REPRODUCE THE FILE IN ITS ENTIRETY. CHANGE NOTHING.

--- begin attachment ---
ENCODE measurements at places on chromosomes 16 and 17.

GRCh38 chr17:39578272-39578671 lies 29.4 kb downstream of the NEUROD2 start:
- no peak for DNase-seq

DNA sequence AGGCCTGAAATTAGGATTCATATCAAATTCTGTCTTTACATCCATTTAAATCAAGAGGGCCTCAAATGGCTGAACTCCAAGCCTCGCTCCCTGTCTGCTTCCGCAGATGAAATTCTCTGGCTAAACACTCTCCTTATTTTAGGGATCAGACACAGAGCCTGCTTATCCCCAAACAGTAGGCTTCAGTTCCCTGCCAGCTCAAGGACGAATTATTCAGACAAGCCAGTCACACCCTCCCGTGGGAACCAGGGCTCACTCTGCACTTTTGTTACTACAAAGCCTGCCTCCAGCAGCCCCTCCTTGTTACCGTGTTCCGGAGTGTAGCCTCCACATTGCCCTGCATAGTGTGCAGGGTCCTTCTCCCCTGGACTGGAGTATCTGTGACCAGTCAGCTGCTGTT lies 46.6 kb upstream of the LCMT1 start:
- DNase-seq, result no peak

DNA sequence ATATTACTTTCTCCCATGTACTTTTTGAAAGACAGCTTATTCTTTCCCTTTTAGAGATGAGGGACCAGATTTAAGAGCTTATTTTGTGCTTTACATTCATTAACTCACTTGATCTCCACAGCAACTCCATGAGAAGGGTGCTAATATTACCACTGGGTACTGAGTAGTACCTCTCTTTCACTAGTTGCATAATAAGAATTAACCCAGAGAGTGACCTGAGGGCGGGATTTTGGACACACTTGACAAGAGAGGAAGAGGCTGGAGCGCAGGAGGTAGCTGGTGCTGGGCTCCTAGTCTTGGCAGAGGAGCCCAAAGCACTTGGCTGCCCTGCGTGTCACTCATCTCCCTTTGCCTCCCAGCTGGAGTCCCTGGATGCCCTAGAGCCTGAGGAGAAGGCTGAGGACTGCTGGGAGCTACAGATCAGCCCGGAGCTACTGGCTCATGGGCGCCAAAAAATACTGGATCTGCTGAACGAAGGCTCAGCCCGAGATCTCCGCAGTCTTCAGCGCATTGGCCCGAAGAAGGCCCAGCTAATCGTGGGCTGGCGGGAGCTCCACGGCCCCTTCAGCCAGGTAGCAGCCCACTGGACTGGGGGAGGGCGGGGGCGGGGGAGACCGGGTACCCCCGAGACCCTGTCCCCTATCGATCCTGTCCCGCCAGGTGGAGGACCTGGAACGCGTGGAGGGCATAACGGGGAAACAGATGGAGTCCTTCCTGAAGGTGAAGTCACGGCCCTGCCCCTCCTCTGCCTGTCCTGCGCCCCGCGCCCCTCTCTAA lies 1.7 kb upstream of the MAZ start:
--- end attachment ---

ENCODE measurements at places on chromosomes 16 and 17.

GRCh38 chr17:39578272-39578671 lies 29.4 kb downstream of the NEUROD2 start:
- no peak for DNase-seq

DNA sequence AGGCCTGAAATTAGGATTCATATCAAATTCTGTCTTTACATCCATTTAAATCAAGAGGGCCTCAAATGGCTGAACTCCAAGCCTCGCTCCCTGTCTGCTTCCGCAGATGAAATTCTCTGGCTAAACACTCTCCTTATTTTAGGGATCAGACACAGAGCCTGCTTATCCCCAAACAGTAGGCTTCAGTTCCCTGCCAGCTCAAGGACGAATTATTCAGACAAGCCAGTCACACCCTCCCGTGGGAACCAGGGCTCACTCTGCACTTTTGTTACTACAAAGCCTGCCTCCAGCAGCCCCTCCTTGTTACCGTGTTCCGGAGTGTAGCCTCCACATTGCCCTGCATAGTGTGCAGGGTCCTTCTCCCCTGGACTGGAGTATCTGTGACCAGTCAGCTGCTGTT lies 46.6 kb upstream of the LCMT1 start:
- DNase-seq, result no peak

DNA sequence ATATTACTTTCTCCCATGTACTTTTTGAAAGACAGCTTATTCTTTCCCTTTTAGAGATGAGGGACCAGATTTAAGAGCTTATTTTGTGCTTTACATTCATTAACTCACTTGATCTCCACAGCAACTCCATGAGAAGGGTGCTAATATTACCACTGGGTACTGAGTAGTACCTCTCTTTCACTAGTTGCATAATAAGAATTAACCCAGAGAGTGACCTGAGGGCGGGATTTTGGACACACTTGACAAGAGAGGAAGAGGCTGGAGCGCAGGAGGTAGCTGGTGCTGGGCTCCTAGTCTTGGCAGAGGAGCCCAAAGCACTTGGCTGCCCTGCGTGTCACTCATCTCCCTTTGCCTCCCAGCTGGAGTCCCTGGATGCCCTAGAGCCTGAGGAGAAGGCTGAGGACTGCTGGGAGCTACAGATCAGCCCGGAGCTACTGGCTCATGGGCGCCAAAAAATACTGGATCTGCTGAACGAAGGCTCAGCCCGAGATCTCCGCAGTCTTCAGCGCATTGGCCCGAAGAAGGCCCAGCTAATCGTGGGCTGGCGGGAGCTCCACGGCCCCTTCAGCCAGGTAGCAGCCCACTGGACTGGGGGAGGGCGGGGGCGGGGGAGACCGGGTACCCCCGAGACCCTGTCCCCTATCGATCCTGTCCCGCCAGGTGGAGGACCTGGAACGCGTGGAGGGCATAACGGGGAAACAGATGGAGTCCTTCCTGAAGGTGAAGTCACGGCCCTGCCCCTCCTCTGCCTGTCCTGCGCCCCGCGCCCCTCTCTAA lies 1.7 kb upstream of the MAZ start: